resilience, not stability

Archive for the ‘Goodhart’s Law’ Category

On The Futility of Banning Proprietary Risk-Taking By Banks

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In his interview in Der Spiegel, Paul Volcker argues that banks must not be allowed to take on proprietary risk except for risk incidental to “client activities”. Quoting from the interview:

SPIEGEL: Banking should become boring again?

Volcker: Banking will never be boring. Banking is a risky business. They are going to have plenty of activity. They can do underwriting. They can do securitization. They can do a lot of lending. They can do merger and acquisition advice. They can do investment management. These are all client activities. What I don’t want them doing is piling on top of that risky capital market business. That also leads to conflicts of interest.”

This is a more nuanced version of the argument that calls for the reinstatement of the Glass-Steagall Act. But it suffers from two fatal flaws:

  • Regulatory Arbitrage: Separation of “client risk” and “proprietary risk” sounds good in theory but it’s almost impossible to enforce in practise. As I’ve discussed previously, a detailed and fine-tuned regulatory policy will be easy to arbitrage and a blunt policy will result in a grossly inefficient financial system.
  • Losses on “Client Activities” were the major driver in the current crisis. My analysis of the UBS shareholder report highlighted how the accumulation of super-senior CDO tranches was justified primarily by their perceived importance in facilitating the sale of fee-generating junior tranches to clients. It is the losses on these tranches issued in the name of facilitating client business that were at the core of the crisis. It is these tranches that caused the majority of the losses on banks’ balance sheets. It is losses on insuring these tranches that brought down AIG. Segregated proprietary risk is monitored closely by almost all banks. The real villain of the piece was proprietary risk taken on under the cover of facilitating client business.
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Written by Ashwin Parameswaran

December 13th, 2009 at 1:36 pm

Regulatory Arbitrage and the Efficiency-Resilience Tradeoff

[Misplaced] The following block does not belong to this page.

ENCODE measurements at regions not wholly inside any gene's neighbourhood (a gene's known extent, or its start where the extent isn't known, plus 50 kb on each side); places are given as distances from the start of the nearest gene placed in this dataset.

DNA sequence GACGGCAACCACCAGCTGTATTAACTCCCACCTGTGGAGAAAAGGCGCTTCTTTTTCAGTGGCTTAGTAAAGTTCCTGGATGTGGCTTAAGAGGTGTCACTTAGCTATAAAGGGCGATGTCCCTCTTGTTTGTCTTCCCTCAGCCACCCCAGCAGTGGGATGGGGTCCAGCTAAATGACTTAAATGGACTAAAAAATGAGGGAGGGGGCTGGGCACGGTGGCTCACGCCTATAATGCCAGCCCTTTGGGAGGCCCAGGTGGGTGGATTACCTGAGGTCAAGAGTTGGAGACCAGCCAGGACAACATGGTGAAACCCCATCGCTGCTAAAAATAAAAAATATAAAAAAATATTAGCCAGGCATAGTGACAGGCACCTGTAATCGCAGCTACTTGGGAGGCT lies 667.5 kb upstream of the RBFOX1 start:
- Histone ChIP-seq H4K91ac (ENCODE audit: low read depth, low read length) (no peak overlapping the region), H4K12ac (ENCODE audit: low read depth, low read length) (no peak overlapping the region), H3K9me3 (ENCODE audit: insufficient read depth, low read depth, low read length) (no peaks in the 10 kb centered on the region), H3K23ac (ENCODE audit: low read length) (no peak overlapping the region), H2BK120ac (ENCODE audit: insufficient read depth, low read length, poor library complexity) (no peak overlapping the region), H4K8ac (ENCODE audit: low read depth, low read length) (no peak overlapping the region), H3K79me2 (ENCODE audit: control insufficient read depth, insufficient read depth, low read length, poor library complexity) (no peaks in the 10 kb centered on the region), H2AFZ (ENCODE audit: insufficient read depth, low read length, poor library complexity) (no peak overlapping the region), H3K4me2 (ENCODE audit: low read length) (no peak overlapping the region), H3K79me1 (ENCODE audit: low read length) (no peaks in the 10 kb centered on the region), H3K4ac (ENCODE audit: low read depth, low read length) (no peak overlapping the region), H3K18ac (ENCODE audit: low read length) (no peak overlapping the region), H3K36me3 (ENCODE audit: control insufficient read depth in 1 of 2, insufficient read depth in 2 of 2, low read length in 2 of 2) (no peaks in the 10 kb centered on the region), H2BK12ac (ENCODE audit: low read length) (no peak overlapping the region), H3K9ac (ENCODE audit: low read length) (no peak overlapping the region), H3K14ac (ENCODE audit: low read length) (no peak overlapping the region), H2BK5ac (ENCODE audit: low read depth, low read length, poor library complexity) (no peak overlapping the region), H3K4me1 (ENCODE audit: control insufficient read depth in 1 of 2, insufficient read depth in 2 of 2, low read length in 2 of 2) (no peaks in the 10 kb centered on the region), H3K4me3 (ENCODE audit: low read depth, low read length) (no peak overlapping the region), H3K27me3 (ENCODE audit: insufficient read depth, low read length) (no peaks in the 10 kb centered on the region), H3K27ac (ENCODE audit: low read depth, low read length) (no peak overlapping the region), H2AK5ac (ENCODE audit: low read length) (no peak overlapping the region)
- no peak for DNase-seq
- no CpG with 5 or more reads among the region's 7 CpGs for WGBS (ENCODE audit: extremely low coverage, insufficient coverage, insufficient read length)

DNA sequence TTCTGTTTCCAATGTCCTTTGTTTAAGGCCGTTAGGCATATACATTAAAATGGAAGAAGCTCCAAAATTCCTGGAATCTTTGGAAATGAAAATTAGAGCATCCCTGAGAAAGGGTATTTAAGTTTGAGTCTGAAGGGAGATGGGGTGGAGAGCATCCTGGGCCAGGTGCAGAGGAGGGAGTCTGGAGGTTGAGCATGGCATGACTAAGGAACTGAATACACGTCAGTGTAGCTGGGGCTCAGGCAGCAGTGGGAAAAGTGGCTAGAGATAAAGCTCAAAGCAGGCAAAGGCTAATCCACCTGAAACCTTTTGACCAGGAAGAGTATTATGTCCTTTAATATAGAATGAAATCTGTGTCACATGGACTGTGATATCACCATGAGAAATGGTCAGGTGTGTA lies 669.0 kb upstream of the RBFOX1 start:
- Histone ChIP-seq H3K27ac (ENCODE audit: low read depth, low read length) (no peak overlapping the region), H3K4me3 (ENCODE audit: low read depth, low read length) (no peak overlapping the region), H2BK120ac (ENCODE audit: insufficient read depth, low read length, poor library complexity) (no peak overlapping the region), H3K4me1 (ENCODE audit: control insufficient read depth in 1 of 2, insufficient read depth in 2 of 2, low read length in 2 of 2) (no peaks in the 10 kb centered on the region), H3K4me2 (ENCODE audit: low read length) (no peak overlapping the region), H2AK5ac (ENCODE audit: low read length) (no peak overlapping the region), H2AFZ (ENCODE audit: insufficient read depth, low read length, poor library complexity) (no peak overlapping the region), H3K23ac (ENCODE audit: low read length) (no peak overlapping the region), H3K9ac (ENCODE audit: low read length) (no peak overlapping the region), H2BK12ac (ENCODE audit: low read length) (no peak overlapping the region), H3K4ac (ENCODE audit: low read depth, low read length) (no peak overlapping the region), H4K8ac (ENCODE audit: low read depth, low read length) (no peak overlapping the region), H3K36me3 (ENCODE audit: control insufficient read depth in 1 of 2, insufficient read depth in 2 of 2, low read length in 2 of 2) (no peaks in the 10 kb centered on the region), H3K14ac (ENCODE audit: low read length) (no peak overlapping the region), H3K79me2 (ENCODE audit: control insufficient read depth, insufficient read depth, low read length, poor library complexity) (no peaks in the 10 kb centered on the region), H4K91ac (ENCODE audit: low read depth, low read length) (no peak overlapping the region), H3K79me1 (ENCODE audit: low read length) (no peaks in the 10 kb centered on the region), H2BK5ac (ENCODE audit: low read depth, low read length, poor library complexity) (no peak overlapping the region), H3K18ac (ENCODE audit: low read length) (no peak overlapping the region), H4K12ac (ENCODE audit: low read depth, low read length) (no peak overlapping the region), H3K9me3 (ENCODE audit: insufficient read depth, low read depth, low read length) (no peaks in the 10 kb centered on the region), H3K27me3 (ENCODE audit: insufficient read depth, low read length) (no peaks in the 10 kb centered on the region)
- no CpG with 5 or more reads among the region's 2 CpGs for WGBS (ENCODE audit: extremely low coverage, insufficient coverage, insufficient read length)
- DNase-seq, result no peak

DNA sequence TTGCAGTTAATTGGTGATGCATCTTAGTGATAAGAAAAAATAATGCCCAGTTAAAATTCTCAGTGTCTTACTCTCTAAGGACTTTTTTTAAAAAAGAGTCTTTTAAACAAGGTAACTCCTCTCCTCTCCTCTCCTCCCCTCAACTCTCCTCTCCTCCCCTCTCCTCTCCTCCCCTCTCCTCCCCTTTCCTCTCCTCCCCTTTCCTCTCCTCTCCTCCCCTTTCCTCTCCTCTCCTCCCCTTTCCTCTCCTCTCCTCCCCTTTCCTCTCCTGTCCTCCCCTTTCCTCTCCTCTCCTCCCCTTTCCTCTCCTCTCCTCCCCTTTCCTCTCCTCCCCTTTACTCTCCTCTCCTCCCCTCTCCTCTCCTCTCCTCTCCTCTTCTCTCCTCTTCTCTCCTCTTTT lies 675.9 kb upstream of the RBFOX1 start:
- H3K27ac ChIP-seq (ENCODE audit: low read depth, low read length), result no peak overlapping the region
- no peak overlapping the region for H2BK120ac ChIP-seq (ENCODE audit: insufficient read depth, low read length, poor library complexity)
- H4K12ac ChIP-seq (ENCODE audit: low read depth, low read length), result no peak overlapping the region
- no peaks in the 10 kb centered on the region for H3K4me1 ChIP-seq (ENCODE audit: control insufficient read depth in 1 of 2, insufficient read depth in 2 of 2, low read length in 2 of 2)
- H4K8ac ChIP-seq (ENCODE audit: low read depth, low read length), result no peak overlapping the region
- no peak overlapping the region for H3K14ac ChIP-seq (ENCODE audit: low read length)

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On the subject of securitization and regulatory arbitrage, Daniel Tarullo notes:

“securitization appears to present a case in which efforts to plug gaps in regulatory coverage are quickly and repeatedly overtaken by innovative arbitraging measures.”

Arnold Kling noted the problem of adaptation of economic agents to changes in the regulatory regime in his paper on the financial crisis:

“The lesson is that financial regulation is not like a math problem, where once you solve it the problem stays solved. Instead, a regulatory regime elicits responses from firms in the private sector. As financial institutions adapt to regulations, they seek to maximize returns within the regulatory constraints. This takes the institutions in the direction of constantly seeking to reduce the regulatory “tax” by pushing to amend rules and by coming up with practices that are within the letter of the rules but contrary to their spirit. This natural process of seeking to maximize profits places any regulatory regime under continual assault, so that over time the regime’s ability to prevent crises degrades.”

Regulatory arbitrage follows from the application of Goodhart’s Law to financial regulation. One of Daniel Tarullo’s key recommendations to counter this arbitrage is the adoption of a “simple leverage ratio requirement” . Such blunt measures reduce efficiency – of course, we can make the system more resilient if we insist on blanket 25% bank capital ratios and ban all bonuses but this would be a grossly inefficient solution.

The tradeoff between efficiency and resilience is a constant theme in fields as diverse as corporate risk management, ecosystem management and in this case, financial regulation.

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Written by Ashwin Parameswaran

December 5th, 2009 at 7:19 am